Harnessing The Potential Of Women And Youth In A Post-Pandemic World
When we undervalue the importance of women and youth in our economic system, we not only hinder our collective recovery, but also hold systems back from preparedness for future crisis. With the world changing so drastically, we have the unique opportunity to shape the future they deserve.
As we move toward a post-pandemic world, global focus has shifted to what the ‘new normal’ will be like. Organizations are reshaping their working culture, precautionary health measures are set to become a part of our daily lives, and technology continues to provide an essence of normalcy as we adjust. During this time, governments across the world are launching their economic recovery plans; however, it has become increasingly apparent that economic security is unequal– with women and the youth carrying the burden.
Across every sphere, the economic fallout is predicted to impact 1.5 billion workers worldwide, with the potential to wipe out over 195 million jobs, as reported by the International Labor Organization (ILO). This, in turn, is set to negatively affect certain groups more than others, specifically, people in less protected and low-paid jobs such as women and people under 25.
Calls for social distancing and quarantine, although essential, have directly impacted industries reliant on customer-provider interactions, such as restaurants, hotels, retail, or transportation. According to the Institute for Fiscal Studies, a UK-based think tank, women are one-third more likely to work in sectors that have been forced to close than their male counterparts, while workers under 25 are about two and a half times more likely to work in one of those sectors . The overrepresentation of both women and youth in these sectors has and will heighten their vulnerabilities during the crisis.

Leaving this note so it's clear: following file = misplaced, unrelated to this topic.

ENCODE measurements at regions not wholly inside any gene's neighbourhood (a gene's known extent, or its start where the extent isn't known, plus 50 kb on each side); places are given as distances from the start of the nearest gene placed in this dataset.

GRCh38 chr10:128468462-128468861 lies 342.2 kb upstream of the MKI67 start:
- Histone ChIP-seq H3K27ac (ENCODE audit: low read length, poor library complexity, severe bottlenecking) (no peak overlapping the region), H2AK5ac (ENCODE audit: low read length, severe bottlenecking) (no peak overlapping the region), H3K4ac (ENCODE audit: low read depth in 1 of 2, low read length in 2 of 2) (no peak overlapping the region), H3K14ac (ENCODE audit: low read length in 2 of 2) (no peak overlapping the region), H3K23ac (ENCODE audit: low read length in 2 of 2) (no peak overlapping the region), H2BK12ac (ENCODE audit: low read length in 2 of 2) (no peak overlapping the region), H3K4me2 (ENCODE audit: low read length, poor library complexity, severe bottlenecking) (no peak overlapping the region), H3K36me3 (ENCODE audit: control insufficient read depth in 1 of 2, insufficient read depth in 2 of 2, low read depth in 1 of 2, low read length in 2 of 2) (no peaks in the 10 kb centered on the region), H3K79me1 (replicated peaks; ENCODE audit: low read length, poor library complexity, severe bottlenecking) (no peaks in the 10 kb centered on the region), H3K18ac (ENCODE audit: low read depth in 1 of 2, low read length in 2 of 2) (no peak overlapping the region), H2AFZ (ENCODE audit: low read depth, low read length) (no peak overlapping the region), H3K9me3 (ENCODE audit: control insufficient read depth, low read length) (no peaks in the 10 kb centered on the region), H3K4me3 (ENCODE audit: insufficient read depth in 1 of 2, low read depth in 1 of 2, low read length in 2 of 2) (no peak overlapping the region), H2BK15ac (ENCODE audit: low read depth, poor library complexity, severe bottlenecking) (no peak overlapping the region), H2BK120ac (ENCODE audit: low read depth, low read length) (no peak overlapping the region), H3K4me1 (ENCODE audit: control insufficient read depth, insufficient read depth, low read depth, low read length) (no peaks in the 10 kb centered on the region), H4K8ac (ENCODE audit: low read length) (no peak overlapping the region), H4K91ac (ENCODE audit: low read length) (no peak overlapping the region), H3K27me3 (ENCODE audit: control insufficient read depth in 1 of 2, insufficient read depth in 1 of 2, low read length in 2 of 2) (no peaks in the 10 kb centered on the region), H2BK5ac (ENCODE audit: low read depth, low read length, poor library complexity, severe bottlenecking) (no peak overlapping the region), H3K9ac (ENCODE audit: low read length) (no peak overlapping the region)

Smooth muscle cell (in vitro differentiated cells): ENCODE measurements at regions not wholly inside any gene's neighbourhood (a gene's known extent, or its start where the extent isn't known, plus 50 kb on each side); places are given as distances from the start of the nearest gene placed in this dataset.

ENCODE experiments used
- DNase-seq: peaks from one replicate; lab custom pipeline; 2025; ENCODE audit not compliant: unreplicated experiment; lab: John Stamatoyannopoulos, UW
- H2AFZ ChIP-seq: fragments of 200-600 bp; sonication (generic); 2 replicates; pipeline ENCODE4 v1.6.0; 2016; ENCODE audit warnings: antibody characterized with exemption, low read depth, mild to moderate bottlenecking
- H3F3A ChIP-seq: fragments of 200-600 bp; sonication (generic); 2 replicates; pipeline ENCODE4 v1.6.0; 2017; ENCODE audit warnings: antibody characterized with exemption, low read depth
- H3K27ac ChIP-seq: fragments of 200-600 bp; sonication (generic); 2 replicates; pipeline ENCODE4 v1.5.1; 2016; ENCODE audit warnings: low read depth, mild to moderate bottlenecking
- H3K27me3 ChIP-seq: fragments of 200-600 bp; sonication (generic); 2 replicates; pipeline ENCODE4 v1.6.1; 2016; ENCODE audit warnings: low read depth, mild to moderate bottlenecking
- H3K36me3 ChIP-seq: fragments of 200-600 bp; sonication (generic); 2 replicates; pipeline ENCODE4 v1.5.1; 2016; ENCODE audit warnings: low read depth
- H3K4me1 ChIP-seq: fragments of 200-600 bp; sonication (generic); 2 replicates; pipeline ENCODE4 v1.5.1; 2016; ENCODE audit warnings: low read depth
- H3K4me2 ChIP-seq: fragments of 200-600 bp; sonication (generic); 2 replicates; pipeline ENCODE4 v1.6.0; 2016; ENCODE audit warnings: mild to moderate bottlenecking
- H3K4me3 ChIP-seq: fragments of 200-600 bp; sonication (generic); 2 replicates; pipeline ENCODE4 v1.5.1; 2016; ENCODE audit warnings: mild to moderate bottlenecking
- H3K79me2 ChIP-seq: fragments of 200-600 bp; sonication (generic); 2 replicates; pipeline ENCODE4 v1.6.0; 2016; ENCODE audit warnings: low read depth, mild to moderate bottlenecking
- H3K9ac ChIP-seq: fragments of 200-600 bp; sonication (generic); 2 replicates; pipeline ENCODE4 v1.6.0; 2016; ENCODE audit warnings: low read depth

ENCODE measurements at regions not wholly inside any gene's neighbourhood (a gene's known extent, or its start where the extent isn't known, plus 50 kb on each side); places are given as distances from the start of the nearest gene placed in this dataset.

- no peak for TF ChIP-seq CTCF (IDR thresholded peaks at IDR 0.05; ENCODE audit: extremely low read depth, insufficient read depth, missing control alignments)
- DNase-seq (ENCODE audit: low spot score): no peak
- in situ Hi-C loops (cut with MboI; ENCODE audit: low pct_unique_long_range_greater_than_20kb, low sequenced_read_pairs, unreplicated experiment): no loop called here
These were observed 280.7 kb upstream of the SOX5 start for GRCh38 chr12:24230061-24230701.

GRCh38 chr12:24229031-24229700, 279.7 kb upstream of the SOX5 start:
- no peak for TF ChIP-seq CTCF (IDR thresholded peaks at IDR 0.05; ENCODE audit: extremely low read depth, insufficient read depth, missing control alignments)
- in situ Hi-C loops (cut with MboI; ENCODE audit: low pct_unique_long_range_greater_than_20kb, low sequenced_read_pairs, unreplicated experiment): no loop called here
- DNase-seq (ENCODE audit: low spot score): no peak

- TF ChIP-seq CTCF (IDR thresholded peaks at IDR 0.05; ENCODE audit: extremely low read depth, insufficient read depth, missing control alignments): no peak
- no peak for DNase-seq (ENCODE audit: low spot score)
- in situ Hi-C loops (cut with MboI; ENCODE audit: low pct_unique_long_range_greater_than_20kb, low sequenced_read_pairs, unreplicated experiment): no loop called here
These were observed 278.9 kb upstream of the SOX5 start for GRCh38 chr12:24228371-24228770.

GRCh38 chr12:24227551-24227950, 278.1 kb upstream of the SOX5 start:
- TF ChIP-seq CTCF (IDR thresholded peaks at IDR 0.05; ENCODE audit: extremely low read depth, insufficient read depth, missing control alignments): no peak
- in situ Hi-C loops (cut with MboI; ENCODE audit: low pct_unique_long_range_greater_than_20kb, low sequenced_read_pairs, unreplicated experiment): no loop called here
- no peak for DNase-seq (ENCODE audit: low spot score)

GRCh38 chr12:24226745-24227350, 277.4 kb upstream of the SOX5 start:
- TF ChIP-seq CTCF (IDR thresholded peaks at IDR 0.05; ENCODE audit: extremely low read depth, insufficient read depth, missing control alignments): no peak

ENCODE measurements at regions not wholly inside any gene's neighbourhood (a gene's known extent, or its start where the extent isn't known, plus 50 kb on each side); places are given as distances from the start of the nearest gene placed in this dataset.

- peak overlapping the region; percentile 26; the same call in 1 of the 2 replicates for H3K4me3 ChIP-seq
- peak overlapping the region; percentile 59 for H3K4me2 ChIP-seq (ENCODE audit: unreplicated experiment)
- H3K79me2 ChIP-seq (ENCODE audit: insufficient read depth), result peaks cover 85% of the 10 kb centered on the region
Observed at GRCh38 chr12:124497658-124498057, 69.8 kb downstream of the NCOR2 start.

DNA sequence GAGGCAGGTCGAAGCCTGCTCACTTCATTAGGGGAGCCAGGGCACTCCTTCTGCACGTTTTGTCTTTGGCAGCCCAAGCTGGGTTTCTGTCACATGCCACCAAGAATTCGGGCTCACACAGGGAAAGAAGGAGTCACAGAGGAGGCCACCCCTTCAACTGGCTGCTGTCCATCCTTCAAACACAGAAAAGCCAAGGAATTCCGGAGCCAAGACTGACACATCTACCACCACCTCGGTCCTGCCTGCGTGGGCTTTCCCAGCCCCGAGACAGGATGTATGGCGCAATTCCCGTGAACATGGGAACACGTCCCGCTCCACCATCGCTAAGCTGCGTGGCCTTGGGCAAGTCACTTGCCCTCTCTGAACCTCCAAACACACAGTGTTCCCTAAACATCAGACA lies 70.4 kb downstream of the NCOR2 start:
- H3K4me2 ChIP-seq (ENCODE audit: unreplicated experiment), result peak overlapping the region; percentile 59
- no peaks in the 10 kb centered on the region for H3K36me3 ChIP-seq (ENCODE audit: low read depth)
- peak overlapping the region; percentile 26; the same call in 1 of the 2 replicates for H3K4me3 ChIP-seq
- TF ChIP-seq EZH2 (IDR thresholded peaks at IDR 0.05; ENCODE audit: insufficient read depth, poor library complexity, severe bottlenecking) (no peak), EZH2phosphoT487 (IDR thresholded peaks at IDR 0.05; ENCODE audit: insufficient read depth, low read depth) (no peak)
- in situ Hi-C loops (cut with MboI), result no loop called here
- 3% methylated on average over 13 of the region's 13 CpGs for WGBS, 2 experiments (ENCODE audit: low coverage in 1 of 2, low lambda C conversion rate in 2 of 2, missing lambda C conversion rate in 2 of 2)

As these industries begin to close or dramatically reduce their workforce, women and youth are at risk of being left behind. For young people, COVID-19 has impacted their education, economic opportunities, access to resources, health, and overall wellbeing. During the upcoming recovery period, they are at risk of being forced to agree to precarious job conditions that provide them with inadequate social protection. This is further intensified for young women who are from minority or low-earning backgrounds.
Women have been hit particularly hard by the pandemic, and this has exacerbated existing inequalities. There have been widespread reports of increased incidents of domestic violence, while women also make up a significant proportion of frontline workers at risk of contracting the disease, as well as undertaking childcare responsibilities and informal care work at home. Some organizations, to mitigate their own economic difficulties, have asked female employees to take parental leave or have furloughed them, without asking the same of their male employees.
With the existing pay gap and savings imbalances, this could result in long-lasting economic impacts and financial instability for women in the workforce. The pandemic has shed a light on and deepened pre-existing inequalities; it has exposed the challenges in the social and economic systems that are meant to cater and protect those in need.
However, the shock inflicted by the pandemic does not have to reinforce this unstable economic future. We now have the potential to create and lead lasting social and economic change. Our recovery plans must lead to a more resilient and equal world which will help mitigate future crises. Women and youth will be vital in the recovery of communities across the world. It is crucial that all responses, from governments to NGOs, recognize response plans that place socio-economic inclusion and representation at the heart.